Differences in emergency ambulance demand between older adults living in residential aged care facilities and those living in the community in Melbourne, Australia

Kate Cantwell, Amee Morgans, Karen Smith, Michael Livingston, Paul Dietze

Research output: Contribution to journalArticleResearchpeer-review

1 Citation (Scopus)

Abstract

Objective: To describe the clinical presentation and temporal variation in ambulance service cases involving patients aged 65 years or older (older adults) from residential aged care facilities and those who are community dwelling (CD). Methods: This study used four years of electronic case records from Ambulance Victoria in Melbourne, Australia. Trigonometric regression was used to analyse demand patterns. Results: Residential aged care facility cases included proportionally more falls and infection-related problems and fewer circulatory-related incidents than CD cases. Community dwelling demand patterns differed between weekdays and weekends and peaked late morning. Residential aged care facility cases peaked late morning, with a secondary peak early evening, but with no significant difference between days. Conclusions: Older adult ambulance demand has distinct temporal patterns that differ by place of residence and are associated with different clinical presentations. These results provide a basis for informing ambulance planning and the identification of alternate health services.

Original languageEnglish
Pages (from-to)212-221
Number of pages10
JournalAustralasian Journal on Ageing
Volume36
Issue number3
DOIs
Publication statusPublished - Sep 2017

Keywords

  • Aged
  • Ambulance
  • Emergency medical services
  • Epidemiology

Cite this

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abstract = "Objective: To describe the clinical presentation and temporal variation in ambulance service cases involving patients aged 65 years or older (older adults) from residential aged care facilities and those who are community dwelling (CD). Methods: This study used four years of electronic case records from Ambulance Victoria in Melbourne, Australia. Trigonometric regression was used to analyse demand patterns. Results: Residential aged care facility cases included proportionally more falls and infection-related problems and fewer circulatory-related incidents than CD cases. Community dwelling demand patterns differed between weekdays and weekends and peaked late morning. Residential aged care facility cases peaked late morning, with a secondary peak early evening, but with no significant difference between days. Conclusions: Older adult ambulance demand has distinct temporal patterns that differ by place of residence and are associated with different clinical presentations. These results provide a basis for informing ambulance planning and the identification of alternate health services.",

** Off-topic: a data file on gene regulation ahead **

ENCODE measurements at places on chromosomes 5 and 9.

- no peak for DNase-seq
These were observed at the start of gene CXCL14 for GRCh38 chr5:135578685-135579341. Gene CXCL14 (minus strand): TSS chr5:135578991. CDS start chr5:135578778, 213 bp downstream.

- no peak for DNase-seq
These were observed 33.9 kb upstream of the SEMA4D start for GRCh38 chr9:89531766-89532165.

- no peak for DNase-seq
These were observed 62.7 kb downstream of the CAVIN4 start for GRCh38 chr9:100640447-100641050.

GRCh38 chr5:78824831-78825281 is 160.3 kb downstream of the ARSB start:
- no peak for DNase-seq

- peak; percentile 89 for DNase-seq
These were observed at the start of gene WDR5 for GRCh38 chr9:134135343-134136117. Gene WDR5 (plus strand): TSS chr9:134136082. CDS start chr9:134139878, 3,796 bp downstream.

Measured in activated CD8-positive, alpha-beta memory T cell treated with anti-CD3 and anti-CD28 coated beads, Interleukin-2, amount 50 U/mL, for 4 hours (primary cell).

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Differences in emergency ambulance demand between older adults living in residential aged care facilities and those living in the community in Melbourne, Australia. / Cantwell, Kate; Morgans, Amee; Smith, Karen; Livingston, Michael; Dietze, Paul.

In: Australasian Journal on Ageing, Vol. 36, No. 3, 09.2017, p. 212-221.

Research output: Contribution to journalArticleResearchpeer-review

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T1 - Differences in emergency ambulance demand between older adults living in residential aged care facilities and those living in the community in Melbourne, Australia

AU - Cantwell, Kate

AU - Morgans, Amee

AU - Smith, Karen

AU - Livingston, Michael

AU - Dietze, Paul

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AB - Objective: To describe the clinical presentation and temporal variation in ambulance service cases involving patients aged 65 years or older (older adults) from residential aged care facilities and those who are community dwelling (CD). Methods: This study used four years of electronic case records from Ambulance Victoria in Melbourne, Australia. Trigonometric regression was used to analyse demand patterns. Results: Residential aged care facility cases included proportionally more falls and infection-related problems and fewer circulatory-related incidents than CD cases. Community dwelling demand patterns differed between weekdays and weekends and peaked late morning. Residential aged care facility cases peaked late morning, with a secondary peak early evening, but with no significant difference between days. Conclusions: Older adult ambulance demand has distinct temporal patterns that differ by place of residence and are associated with different clinical presentations. These results provide a basis for informing ambulance planning and the identification of alternate health services.

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